Furthermore, Central Asia offers a convenient location for building a land-based, well-protected pipeline from Iran and other Middle East oil-producing countries through Central Asia into Xinjiang and on to China's heavily populated, coastal industrial centers. Such a pipeline would offer a system of transporting oil secure from U.S. naval and air forces that can interdict sea routes extending from the Middle East, through the Straits of Malacca and north to Chinese ports. Moreover, the region is a good market for Chinese goods and other business deals, which will reap economic benefit for Xinjiang and China's Sichuan Province.
To enhance its access to natural resources and to cultivate the market, China's "yuan diplomacy" has kicked into high gear, making one loan of $5.7 million to Kyrgyzstan and another loan of $5 million to Tajikistan to buy Chinese products. While the countries are certainly glad to receive the loans, tying them to the purchase of Chinese goods might hurt China in the long run.
Spearheaded by the SCO, China's clout in Central Asia is growing. Russia's longstanding influence is receding and America's influence is mainly concentrated in Afghanistan, having been asked to leave Uzbekistan's Karshi-Khanabad Air Base for pressuring the host government to democratize. That does not mean that there are no obstacles to Chinese policy success. Tenuous political stability in China proper is evident as the number of large-scale domestic protests continue to grow. Central Asian states are not always in agreement on trans-regional policies and play China off against Russia, when to their advantage.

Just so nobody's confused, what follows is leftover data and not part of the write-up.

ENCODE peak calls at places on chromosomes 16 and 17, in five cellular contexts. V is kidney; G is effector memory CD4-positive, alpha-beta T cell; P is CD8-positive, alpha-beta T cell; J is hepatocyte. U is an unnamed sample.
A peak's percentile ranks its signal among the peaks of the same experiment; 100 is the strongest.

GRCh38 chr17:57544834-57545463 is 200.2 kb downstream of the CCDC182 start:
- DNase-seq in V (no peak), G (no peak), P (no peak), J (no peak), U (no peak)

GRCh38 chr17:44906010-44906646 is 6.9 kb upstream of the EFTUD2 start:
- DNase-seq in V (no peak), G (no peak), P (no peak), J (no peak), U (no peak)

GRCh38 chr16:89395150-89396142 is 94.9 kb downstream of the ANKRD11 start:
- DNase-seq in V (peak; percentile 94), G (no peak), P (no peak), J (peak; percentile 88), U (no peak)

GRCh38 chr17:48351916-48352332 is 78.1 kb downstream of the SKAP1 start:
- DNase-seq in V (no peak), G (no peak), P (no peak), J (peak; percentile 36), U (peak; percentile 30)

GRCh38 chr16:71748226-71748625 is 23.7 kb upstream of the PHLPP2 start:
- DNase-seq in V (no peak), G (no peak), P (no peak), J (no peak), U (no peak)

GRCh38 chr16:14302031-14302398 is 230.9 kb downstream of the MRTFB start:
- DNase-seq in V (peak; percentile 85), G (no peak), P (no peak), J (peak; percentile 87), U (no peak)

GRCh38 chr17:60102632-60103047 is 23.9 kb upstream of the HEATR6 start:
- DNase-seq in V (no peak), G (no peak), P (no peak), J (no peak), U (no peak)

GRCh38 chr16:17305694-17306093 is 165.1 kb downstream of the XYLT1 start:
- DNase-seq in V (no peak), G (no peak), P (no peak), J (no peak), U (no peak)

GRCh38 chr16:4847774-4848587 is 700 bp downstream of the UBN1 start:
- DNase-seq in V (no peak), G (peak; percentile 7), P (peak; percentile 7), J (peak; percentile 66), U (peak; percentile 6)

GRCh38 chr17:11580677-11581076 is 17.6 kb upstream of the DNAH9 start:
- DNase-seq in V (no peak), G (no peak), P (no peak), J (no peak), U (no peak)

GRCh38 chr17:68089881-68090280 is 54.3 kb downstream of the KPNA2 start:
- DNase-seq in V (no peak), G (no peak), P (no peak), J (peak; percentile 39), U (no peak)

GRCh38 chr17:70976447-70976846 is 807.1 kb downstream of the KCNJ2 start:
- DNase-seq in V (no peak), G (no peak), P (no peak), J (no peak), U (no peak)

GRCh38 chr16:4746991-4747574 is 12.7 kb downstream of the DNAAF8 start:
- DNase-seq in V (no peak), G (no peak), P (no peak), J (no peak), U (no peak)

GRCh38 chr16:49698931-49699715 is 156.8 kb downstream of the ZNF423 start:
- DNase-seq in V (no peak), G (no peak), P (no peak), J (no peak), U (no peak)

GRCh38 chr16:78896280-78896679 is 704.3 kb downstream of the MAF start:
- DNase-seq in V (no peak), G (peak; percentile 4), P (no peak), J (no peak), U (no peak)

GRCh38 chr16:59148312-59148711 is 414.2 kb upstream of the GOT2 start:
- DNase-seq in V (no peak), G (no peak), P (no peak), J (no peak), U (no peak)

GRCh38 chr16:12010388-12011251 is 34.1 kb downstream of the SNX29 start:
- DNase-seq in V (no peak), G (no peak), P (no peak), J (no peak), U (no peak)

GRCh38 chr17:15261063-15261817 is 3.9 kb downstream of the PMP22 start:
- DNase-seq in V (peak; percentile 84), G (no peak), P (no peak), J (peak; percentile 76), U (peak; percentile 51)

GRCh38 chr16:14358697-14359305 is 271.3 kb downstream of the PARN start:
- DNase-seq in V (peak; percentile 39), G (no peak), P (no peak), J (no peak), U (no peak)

However, it is Japan that offers the greatest challenge to China in Central Asia. According to Christopher Len's "Japan Brings Balance to Central Asia" in the Feb. 16 edition of Asia Times Online, Japan has given more than $2 billion to foster long-term economic and social change in the region. Area officials do not see Japan as being primarily interested in the acquisition of natural resources. Compared to the SCO, the Central Asia Plus Japan Initiative, Japan's counter regional organization, is far less visible. While Turkmenistan is not an SCO member and maintains a neutral foreign policy, it has joined the Japanese-sponsored organization.
Despite the role of both regional organizations, Central Asian states are fundamentally interested in their own well being. Free of China's policy to tie economic assistance to protecting Chinese security concerns, Japanese policy enjoys the advantage of focusing on economic development. Japan can help to counterbalance both Chinese and residual Russian influence.
China's use of the SCO to achieve regionalization in Central Asia is further evidence of its move from a diplomacy based on bilateral relationships to one founded on multilateral relationships, to enhance its security and ensure access to natural resources. Having not yet achieved the degree of success it would like, China continues to cultivate the Association of Southeast Asian Nations. In Northeast Asia, the future of China's proposal to create a regional security system remains unknown. Of all three regional pursuits, China has been the most successful in Central Asia.